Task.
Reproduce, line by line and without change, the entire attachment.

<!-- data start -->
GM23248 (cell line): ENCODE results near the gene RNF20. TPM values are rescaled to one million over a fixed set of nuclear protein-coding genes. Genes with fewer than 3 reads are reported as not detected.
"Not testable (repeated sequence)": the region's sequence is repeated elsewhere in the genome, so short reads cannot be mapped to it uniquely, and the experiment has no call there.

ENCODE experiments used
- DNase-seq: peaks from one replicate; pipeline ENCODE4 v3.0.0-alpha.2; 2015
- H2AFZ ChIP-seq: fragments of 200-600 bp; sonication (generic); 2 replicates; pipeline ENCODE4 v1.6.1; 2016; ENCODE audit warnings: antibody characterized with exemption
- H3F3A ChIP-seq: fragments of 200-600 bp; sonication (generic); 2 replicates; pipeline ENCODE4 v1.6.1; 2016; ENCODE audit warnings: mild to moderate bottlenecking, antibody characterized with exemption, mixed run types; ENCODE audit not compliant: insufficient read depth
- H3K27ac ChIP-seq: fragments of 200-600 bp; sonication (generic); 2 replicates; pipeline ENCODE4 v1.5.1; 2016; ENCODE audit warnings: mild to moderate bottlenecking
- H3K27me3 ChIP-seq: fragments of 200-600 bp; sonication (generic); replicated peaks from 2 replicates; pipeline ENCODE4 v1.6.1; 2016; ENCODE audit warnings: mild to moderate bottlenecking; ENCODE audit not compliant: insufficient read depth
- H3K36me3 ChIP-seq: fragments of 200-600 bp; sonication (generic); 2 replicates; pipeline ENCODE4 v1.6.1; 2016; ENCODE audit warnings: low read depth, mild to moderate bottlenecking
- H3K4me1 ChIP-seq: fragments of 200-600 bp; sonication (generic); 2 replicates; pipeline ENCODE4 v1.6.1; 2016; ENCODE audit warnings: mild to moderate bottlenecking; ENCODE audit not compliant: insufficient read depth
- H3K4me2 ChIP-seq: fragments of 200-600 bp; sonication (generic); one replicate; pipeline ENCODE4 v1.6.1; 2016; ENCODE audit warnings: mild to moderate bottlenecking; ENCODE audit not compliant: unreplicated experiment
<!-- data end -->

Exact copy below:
GM23248 (cell line): ENCODE results near the gene RNF20. TPM values are rescaled to one million over a fixed set of nuclear protein-coding genes. Genes with fewer than 3 reads are reported as not detected.
"Not testable (repeated sequence)": the region's sequence is repeated elsewhere in the genome, so short reads cannot be mapped to it uniquely, and the experiment has no call there.

ENCODE experiments used
- DNase-seq: peaks from one replicate; pipeline ENCODE4 v3.0.0-alpha.2; 2015
- H2AFZ ChIP-seq: fragments of 200-600 bp; sonication (generic); 2 replicates; pipeline ENCODE4 v1.6.1; 2016; ENCODE audit warnings: antibody characterized with exemption
- H3F3A ChIP-seq: fragments of 200-600 bp; sonication (generic); 2 replicates; pipeline ENCODE4 v1.6.1; 2016; ENCODE audit warnings: mild to moderate bottlenecking, antibody characterized with exemption, mixed run types; ENCODE audit not compliant: insufficient read depth
- H3K27ac ChIP-seq: fragments of 200-600 bp; sonication (generic); 2 replicates; pipeline ENCODE4 v1.5.1; 2016; ENCODE audit warnings: mild to moderate bottlenecking
- H3K27me3 ChIP-seq: fragments of 200-600 bp; sonication (generic); replicated peaks from 2 replicates; pipeline ENCODE4 v1.6.1; 2016; ENCODE audit warnings: mild to moderate bottlenecking; ENCODE audit not compliant: insufficient read depth
- H3K36me3 ChIP-seq: fragments of 200-600 bp; sonication (generic); 2 replicates; pipeline ENCODE4 v1.6.1; 2016; ENCODE audit warnings: low read depth, mild to moderate bottlenecking
- H3K4me1 ChIP-seq: fragments of 200-600 bp; sonication (generic); 2 replicates; pipeline ENCODE4 v1.6.1; 2016; ENCODE audit warnings: mild to moderate bottlenecking; ENCODE audit not compliant: insufficient read depth
- H3K4me2 ChIP-seq: fragments of 200-600 bp; sonication (generic); one replicate; pipeline ENCODE4 v1.6.1; 2016; ENCODE audit warnings: mild to moderate bottlenecking; ENCODE audit not compliant: unreplicated experiment